The Associated Press
American cities erupted in violence and destruction in a seventh straight night of unrest, with several police officers shot or run over, amid boasts and threats from President Donald Trump to send in troops to "dominate the streets."
In New York, nonviolent protests Monday night were punctuated by people smashing shop windows near Rockefeller Center and breaching the doors of Macy's flagship store on 34th Street, littering the pavement with broken glass. A vehicle plowed through a group of law enforcement officers at a demonstration in Buffalo, injuring at least two.
Demonstrations also broke out in such places as Philadelphia, where hundreds of protesters spilled onto a highway in the heart of the city; Atlanta, where police fired tear gas at demonstrators; and Nashville, where more than 60 National Guard members put down their riot shields at the request of peaceful protesters who had gathered in front of Tennessee's Capitol to honor George Floyd.
Bystander Sean Jones, who watched as people ransacked luxury stores in New York over the weekend, said: "People are doing this so next time, before they think about trying to kill another black person, they're going to be like, 'Damn, we don't want them out here doing this ... again.'"
The unrest in Minneapolis appeared to stabilize on the same day Floyd's brother made an impassioned plea for peace at the spot where a white police officer put his knee on the handcuffed black man's neck until he stopped breathing last week.
The death toll from the unrest rose to at least nine, including two people killed in a Chicago suburb. The police chief in Louisville, Kentucky, was fired after a beloved restaurant owner was killed by police and National Guard members enforcing a curfew.
More than 5,600 people nationwide have been arrested over the past week for such offenses as stealing, blocking highways and breaking curfew, according to a count by The Associated Press.
An officer was shot shortly before midnight near the Circus Circus casino in Las Vegas. Police had no immediate word on the officer's condition. Four officers were shot in St. Louis; they were expected to recover.
Trump, meanwhile, portrayed himself as a hard-nosed, law-and-order president, with police under federal command using tear gas to clear peaceful demonstrators from a park near the White House so that he could walk to a church and pose with a Bible.
Emerging after two days out of public view, he threatened from the White House Rose Garden to deploy "thousands and thousands" of U.S. troops.
The photo op at the house of worship known as the Church of the Presidents was condemned by Episcopal Bishop Mariann Edgar Budde.
"The president just used a Bible and one of the churches of my diocese as a backdrop for a message antithetical to the teachings of Jesus and everything that our church stands for," she said.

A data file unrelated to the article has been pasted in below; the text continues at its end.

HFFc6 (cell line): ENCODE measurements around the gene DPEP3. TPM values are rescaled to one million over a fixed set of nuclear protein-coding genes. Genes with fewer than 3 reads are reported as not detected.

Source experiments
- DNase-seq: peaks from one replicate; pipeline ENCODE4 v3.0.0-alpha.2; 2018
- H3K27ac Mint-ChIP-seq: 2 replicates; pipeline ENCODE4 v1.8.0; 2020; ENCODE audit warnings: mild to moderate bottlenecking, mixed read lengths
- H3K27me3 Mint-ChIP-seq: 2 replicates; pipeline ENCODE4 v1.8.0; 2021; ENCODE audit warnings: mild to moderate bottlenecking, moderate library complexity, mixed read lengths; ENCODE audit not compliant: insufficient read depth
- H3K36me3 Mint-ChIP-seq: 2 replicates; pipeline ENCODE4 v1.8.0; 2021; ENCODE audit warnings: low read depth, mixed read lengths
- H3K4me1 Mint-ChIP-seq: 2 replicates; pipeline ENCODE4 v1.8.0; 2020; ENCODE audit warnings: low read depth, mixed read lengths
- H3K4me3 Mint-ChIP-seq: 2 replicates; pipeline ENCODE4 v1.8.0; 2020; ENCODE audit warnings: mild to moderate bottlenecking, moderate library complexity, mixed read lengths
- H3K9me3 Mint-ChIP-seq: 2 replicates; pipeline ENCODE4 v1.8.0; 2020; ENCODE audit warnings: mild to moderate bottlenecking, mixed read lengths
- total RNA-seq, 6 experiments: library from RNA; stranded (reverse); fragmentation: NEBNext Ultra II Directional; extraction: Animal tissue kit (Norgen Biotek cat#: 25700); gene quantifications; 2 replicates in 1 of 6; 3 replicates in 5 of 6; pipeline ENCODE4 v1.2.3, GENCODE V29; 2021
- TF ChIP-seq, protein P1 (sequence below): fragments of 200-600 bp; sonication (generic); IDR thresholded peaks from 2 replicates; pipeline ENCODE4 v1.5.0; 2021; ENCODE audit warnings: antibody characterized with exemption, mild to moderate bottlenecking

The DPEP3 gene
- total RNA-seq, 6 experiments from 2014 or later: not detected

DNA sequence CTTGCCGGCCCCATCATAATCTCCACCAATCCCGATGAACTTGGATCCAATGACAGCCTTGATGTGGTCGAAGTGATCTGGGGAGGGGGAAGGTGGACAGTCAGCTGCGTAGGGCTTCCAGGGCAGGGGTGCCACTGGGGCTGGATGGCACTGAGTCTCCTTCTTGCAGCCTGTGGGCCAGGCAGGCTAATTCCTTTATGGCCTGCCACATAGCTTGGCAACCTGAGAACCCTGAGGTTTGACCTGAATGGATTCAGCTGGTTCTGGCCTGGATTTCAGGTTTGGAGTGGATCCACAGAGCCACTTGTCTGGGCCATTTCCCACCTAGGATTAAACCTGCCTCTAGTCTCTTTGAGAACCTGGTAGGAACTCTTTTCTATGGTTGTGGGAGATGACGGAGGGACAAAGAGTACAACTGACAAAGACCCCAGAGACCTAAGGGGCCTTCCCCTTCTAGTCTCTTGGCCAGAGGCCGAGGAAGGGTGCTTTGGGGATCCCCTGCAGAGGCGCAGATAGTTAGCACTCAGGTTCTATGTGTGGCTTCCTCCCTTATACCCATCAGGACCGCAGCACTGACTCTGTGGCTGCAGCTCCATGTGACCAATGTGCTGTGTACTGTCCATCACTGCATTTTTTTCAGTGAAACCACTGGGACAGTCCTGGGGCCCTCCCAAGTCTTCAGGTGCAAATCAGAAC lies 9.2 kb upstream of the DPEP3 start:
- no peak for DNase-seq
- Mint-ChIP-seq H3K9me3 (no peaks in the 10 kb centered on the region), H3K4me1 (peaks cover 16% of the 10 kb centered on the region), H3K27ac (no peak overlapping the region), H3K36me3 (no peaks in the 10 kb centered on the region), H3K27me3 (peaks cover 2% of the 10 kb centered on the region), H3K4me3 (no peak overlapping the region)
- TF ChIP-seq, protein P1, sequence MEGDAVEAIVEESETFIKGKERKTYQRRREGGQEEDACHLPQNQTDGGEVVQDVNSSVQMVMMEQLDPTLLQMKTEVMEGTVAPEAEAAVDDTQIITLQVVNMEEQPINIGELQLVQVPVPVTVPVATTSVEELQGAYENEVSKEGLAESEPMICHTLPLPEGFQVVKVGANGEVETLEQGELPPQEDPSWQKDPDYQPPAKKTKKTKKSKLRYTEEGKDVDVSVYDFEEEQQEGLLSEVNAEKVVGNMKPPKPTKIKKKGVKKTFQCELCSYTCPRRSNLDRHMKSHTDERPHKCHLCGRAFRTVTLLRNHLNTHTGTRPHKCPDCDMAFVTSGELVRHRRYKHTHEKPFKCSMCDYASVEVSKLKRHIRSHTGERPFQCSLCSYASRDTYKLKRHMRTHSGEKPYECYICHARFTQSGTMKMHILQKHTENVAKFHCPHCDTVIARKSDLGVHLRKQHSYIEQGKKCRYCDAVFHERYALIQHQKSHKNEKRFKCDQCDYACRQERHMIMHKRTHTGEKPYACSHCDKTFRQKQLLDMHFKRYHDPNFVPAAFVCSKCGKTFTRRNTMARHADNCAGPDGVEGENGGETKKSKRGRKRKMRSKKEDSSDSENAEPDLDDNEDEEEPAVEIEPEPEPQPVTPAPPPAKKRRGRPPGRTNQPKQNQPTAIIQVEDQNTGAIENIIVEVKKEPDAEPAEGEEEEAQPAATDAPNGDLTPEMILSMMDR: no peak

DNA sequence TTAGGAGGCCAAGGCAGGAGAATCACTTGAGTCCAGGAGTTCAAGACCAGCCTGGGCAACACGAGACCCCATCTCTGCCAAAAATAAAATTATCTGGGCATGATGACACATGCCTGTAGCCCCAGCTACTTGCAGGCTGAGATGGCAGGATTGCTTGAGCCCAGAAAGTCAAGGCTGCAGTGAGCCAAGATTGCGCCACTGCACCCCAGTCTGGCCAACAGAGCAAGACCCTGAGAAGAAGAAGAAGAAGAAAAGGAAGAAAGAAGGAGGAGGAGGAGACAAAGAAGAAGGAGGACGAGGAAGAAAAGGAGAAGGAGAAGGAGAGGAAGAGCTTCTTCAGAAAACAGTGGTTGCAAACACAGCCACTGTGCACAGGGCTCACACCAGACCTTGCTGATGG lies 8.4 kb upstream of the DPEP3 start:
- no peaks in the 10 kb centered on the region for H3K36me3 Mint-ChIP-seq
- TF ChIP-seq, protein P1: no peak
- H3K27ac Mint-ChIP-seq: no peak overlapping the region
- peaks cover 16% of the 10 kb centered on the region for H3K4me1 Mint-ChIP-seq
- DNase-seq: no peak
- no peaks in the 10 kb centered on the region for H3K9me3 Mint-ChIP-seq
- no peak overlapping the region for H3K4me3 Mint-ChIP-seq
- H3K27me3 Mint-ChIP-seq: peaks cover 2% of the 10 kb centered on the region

For nearly a week since Floyd's death, largely peaceful protests by day have turned to chaos at night.
"We have been sitting on a powder keg for some time and it has burst," Philadelphia Police Commissioner Danielle Outlaw said.
Trump warned that if governors don't deploy the National Guard in sufficient numbers to "dominate the streets," the U.S. military will step in to "quickly solve the problem for them."
"We have the greatest country in the world," the president declared. "We're going to keep it safe."
As Trump spoke, tear gas canisters could be heard exploding. They curfew had not yet started.
A military deployment by Trump to U.S. states would mark a stunning federal intervention rarely seen in modern American history. It drew comparisons to 1968, when Richard Nixon ran as the law-and-order candidate in the aftermath of riots following the assassination of the Rev. Martin Luther King Jr.
Trump made little effort to address the grievances of black Americans and others outraged by Floyd's death and the scourge of police brutality, undermining what his reelection campaign had hoped would be increased appeal to African American voters.
Federal law allows presidents to dispatch the military into states to suppress an insurrection or if a state is defying federal law, legal experts said. But officials in New York and other states asserted that the president does not have a unilateral right to send in troops against the will of local governments.
Death toll grows in national protests
One man was the beloved owner of a Louisville barbecue restaurant who made sure to provide free meals to officers. Another was a man known as "Mr. Indianapolis," a former star football player. Yet another was a federal officer working security during a protest.
They are among the people who have been killed as protests roiled American cities in the week since 46-year-old George Floyd died when a white officer jammed his knee into the back of the black man's neck.
The deaths have at times been overshadowed by the shocking images of chaos engulfing cities across America, from heavy-handed riot police tactics to violence, vandalism and arson. Tens of thousands have marched peacefully in demonstrations against police brutality and racism.
Many of the people killed were African Americans, compounding the tragedy for black families to lose more members of their community amid the unrest.
Dozens more have been hurt in various altercations — vehicles plowing into crowds, police officers suffering head injuries and broken bones and protesters ending up in emergency rooms with a variety of injuries from the melees.
The death toll and circumstances surrounding the killings are still being sorted out in many cities, but here is what we know about the cases so far:
People in Arizona faced a second overnight curfew Monday after looting at high-end businesses and clashes between police and civilians over the weekend led Gov. Doug Ducey to crack down.
Phoenix police arrested more than 200 people during demonstrations on Sunday, hours after the curfew went into effect. Those arrested are accused of rioting, unlawful assembly, disorderly conduct or curfew violations. At least 10 minors also were detained.